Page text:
Following a Film Formula

The way the scenes were filmed in the 2014 “It Follows” reminded me of that of an 80s film with the transitions of the scenes including “en route” footage, as well as the background music. As the audience, you get the feeling of being a part of the journey with this filming technique, as the director inputs moving road scenes as a way to anticipate where the actors will go next, and perhaps also what event will occur. In the context of cinematography, this kind of framing is that of point of view shot in which you can see what the character’s’ perspective themselves. Specifically for the horror genre, I feel that this kind of framing is quite necessary whenever the auteur is trying to involve the audience as if they were also a part of the experience, which also eventually makes them more invested in the story – making the fear brought about by the film more effective that way. In addition to that, the combination of switching levels of beats along with the lack of lyrics in the songs chosen for the movie’s soundtrack gave that perfectly eerie and creepy vibe which was paired perfectly well the different scenes which to me gave added anticipation before something new would happen.

I actually didn’t expect Jay and her friends to end up trying to defeat the supernatural being chasing her. Rather, I was expecting a different angle to resolving her issue – perhaps discovering and investigating more about the issue at hand with someone more familiar with it, and then getting advice from there as to how to go about their difficult situation. This is how David Mitchell plays it out though, which is an interesting turn of events as the climax unravels and the audience is already glued into wanting to know how the story will end. He played a lot with themes that were done before, but kept things unique with the way he unraveled different scenes. The characters in the movie too were quite stereotypical in nature, but were all similar in the sense that they were utilised to be there for Jay as her guide in trying to defeat the monster that was after her.
In Linda Williams’ text, she goes about the power of the gaze, especially by the leading woman in any film. Particularly in the context of the horror film, she digs deeper in showing what happens when a woman looks at the monster in both the classic and modern pieces. In the movie “It Follows” you tend to notice that Jay has a certain look towards the monster that has been cursed to follow her around after the passover from her sexual intimacy with her supposed ex-boyfriend. You see from her a gaze a combination of fear, curiosity, and anxiety as to how she can somehow defeat the cycle of being follow and life threatened. Like the example given by Williams on the 1925 version of “The Phantom of the Opera”, you can compare this to that of whenever in “It Follows” the audience in some scenes can first see the monster lurking even before the lead female character gets her own glimpse and eye contact with it. There is then anticipated and a sudden rush of horror from the audience’s end for the Jay even before she knows it. It is a good technique for the director to practice such ways of filming, because it brings me back to the idea of a film having factors that make the audience feel more involved than they expect to be. Eventually towards the latter part of the movie, when they’re trying to defeat the monster, you can see Jay in a more “powerful” light – one that you might expect more from a male lead. She seems to be so fed up with all the distress, that she pulls up all force to try and take the lead in luring the monster figure into the trap in hopes to finally defeating it once and for all. Compared to the other characters in this movie, you see Jay as someone who starts of a little bit weaker and vulnerable as compared to how she is converted to in the latter part of it. I’d say that she is more of a dynamic type of character because of the obvious change you see within her after she experiences all the troubles throughout the film.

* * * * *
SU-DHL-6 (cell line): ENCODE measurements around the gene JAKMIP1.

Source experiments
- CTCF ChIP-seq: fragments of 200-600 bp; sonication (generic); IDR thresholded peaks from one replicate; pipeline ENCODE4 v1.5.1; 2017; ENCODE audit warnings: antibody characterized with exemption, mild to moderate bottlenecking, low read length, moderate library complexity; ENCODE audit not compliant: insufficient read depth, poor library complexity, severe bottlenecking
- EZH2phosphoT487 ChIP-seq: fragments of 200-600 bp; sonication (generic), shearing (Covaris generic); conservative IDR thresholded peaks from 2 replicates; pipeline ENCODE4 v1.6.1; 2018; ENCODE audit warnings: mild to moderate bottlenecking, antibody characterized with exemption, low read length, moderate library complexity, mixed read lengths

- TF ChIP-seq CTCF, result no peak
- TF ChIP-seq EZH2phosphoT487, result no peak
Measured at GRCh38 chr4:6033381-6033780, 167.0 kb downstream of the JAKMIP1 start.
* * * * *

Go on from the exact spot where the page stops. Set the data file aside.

Reference:

Linda Williams, “When the Woman Looks”

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